1. Funny you say that they are an inexpensive option when their tickets are more expensive than both Indy Eleven and the Indianapolis Indians, two teams that are higher in their respective sporting pyramids.

      Also, pour one out for the poor souls who live in suburbs not on the northside who now have much further to go to attend a game.

    2. I agree with Josh. Tickets are very expensive for their league. On the other hand, Josh, for someone in Greenwood, it is actually easier and takes no longer to get to the intersection of 69-116th st than it is to get to the fairgrounds.

    3. Jeff H — there is no way it’s anywhere near comparable for a Greenwood resident to get to I69 and 116th vs. the Fairgrounds. Even today, while the north split is still closed, Google reports it would take 7 minutes longer to get to Fishers. It will probably approach a 15 minute difference next year after the split reopens, and that difference is both ways.

  2. Adding hockey fans to the gridlock at I-69 and 116th Street is unlikely to make the evening commute any easier, but maybe the stadium will add some needed parking to the District. Glad to see the Fuel invest more in Fishers but make sure the bus leaves early on game night as the trip from your practice facility to the District at rush hour will take awhile.

  3. Disappointing that they chose to leave Indy but can’t say I blame them. Probably more fans up there, plus better facilities and (probably) cheaper parking. Not sure an arena that big is really necessary though. Maybe they have designs on moving up to the AHL?

    1. I believe I heard/read that moving up to the AHL was part of their original plans when they came to town. Perhaps you are spot on here, Chris. I hope this development takes place.

    1. I actually really enjoyed going to the fairgrounds if nothing else for the nostalgic feel but yet updated twist they’ve given the facility. It’s such an iconic building I’m sad to see them leave it.

      That being said I’m sure the new facility will be amazing.

    2. The Coliseum is fine, I just think the fairgrounds in general are a dump. A depressing place to visit, especially in the winter.

  4. Once again im impressed with the continuous announcements of developments in Fishers. I also notice that people from here are always seeing things that may be negative about any development in Indiana. If this were any other major city, the locals seem to embrace projects like this. Concerns about traffic and other insignificant factors, never materialize and are non factors. Fishers and Carmel have already become major suburb cities on the move and traffic as well as other concerns should be expected for a growing metro. It just comes with the territory folks.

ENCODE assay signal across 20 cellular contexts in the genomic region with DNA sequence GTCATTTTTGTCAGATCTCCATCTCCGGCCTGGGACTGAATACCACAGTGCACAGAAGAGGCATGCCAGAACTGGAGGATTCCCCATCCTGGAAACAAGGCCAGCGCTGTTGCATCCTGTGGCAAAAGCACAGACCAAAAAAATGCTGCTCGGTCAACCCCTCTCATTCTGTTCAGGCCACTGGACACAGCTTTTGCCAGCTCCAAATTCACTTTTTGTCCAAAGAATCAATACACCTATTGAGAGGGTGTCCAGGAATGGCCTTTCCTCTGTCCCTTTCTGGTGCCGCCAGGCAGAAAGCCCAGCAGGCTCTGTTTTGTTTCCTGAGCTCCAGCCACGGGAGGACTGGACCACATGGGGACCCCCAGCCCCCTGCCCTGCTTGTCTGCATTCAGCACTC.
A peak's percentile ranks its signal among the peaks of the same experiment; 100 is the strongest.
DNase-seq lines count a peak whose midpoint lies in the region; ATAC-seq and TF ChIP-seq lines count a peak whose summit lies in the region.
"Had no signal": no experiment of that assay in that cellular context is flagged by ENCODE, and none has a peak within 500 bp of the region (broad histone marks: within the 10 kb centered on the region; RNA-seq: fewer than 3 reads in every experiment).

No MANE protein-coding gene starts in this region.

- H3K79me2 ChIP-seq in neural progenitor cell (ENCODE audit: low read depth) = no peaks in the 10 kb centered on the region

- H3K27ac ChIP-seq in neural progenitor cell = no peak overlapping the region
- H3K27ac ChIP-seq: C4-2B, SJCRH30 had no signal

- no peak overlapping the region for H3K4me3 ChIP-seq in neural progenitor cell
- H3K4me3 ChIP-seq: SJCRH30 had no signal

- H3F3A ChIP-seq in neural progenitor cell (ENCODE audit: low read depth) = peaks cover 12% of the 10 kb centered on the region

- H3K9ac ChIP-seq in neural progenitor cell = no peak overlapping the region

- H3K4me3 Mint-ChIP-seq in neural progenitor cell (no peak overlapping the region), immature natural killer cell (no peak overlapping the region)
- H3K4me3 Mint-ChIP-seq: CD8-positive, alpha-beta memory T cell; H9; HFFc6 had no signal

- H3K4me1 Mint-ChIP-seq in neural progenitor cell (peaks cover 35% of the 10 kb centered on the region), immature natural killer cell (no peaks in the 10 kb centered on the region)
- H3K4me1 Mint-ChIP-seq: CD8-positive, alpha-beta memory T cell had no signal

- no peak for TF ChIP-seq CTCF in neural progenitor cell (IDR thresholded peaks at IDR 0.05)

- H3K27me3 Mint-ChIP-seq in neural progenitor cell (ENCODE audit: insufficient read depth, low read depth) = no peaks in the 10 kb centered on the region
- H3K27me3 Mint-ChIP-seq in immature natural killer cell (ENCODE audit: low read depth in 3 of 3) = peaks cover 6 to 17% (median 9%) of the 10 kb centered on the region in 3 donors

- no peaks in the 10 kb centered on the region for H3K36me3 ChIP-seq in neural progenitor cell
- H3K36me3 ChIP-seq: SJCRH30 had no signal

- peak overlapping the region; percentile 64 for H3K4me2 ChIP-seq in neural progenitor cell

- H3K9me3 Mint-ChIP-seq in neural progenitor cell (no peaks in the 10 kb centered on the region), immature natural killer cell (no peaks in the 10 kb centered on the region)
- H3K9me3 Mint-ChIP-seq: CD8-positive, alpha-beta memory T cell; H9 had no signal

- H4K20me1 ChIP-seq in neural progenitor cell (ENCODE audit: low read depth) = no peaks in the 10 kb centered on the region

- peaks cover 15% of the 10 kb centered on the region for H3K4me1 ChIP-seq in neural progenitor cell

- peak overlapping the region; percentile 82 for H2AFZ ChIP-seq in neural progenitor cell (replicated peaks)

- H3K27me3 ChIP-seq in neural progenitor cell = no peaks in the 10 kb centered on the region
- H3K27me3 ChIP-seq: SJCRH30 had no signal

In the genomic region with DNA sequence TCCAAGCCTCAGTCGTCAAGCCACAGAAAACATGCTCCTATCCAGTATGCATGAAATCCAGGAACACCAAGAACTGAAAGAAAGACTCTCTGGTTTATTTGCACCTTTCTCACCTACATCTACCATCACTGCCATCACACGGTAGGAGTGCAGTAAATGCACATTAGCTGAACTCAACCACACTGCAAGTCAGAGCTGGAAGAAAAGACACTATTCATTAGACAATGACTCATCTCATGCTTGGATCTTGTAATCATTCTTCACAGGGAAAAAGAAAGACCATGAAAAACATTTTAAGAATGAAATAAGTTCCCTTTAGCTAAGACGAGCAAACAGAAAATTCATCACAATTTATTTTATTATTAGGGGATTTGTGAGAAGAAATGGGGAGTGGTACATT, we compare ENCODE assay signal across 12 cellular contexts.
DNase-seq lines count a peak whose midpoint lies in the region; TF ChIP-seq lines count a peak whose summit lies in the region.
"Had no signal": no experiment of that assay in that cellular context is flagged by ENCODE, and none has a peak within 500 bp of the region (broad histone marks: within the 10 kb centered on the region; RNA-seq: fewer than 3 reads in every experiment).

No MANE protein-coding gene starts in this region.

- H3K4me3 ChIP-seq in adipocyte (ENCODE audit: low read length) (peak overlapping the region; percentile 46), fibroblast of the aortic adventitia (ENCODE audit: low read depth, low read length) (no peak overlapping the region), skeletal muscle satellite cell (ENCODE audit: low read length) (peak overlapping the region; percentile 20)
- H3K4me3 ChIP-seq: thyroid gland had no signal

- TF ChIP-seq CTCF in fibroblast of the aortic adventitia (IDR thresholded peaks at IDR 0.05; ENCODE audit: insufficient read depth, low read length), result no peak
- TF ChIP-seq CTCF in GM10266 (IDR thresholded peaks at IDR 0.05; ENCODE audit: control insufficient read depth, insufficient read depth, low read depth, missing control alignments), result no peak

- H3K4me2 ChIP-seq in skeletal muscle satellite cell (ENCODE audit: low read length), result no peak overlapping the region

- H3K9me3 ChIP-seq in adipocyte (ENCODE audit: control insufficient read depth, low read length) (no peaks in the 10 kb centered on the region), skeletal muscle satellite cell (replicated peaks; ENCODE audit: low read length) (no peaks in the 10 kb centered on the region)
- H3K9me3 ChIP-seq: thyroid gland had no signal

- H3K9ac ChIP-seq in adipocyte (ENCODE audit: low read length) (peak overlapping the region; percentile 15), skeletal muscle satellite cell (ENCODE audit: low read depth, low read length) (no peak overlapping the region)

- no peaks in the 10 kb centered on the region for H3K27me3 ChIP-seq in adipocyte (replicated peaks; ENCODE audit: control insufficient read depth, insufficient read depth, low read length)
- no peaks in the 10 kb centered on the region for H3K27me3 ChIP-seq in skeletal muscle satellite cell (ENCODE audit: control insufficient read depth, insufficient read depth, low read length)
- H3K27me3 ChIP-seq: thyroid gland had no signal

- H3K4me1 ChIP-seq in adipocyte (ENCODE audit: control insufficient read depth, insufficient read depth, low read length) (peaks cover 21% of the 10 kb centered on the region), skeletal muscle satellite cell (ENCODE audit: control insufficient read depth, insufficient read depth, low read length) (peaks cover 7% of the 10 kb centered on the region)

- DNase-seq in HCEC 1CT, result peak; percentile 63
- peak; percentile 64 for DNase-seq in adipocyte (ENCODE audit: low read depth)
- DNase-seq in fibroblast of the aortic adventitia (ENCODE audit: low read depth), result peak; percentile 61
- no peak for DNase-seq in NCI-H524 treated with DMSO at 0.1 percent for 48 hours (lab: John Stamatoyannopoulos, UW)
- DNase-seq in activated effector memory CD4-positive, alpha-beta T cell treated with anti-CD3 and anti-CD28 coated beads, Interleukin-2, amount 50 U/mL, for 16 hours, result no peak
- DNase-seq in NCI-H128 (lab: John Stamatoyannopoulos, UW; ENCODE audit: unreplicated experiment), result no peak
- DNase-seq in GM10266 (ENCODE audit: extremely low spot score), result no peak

1. The typical NIMBY complaints about traffic usually centers around things like new subdivisions with 100s of homes. Obviously adding the time-distributed vehicles from 100s of homes never amounts to any noticeable change on roads that carry tens of thousands of cars a day.

      That said, adding an 8500 seat venue where people will be coming and going during relatively compressed periods of time will absolutely be noticeable. The Fairgrounds is situated on monster streets and set up to handle far larger volumes of traffic than the Fuel generate. I hope Fishers is properly planning for this.

    2. It would be nice if the state got involved and built an actual regional transportation system that included light rail. They own significant right-of-way throughout the Indy metro and could build a state-of-the-art system connecting the disconnected communities. Hop on at a downtown stop and get off at a new Fishers District stop.

    3. The traffic will ALWAYS be a problem. Hockey is probably more of a suburban oriented sport. In the old days when the Fairgrounds WERE the suburbs of Indy it might have worked better. Being a Miami of Ohio grad with a very strong hockey following, it was always fair to say that urban areas seem to attract fewer fans than say basketball.
      Some people seem to think that 8500 might be too big. I think it might be too small. At the rate Fishers is growing, a seating capacity of around 10,000 might be better. Take this from an architect that has participated in the design of several similar facilities.

  5. Traffic wont be a problem? 242 garden homes, 250 apartments, 140,000sf retail & office, 8,500 seat arena ADDED to what’s already there at The District and IKEA, high density housing at The Mark and Highpoint Ridge and 2 new 6-storey hotels. All this traffic will converge on the 116th & 106th street I-69 exits which are overloaded now. Traffic ALREADY IS a big problem in Fishers. There just aren’t enough large feeder roads through town. Yes, we are next to I-69, but it is already clogged up at rush hours and most of the day. They’ve widened it to 12 lanes and there’s little room left for future expansion. One commenter suggested a light rail mass transit solution. I agree this would go a long way towards solving this problem, but that ship has already sailed when the Nickle Plate right of way was converted to a bike path. The mass transit solution is just too expensive at this point in history and in the current economy. The sad irony of all this is the City of Fishers will almost certainly waive the road impact fees for this project, like they do for almost every other Public Private Partnership project in town. An economist once said about socialism that it doesn’t work because eventually you run out of other people’s money. When will the free-spending politicians in Fishers and Hamilton County come face-to-face with that reality?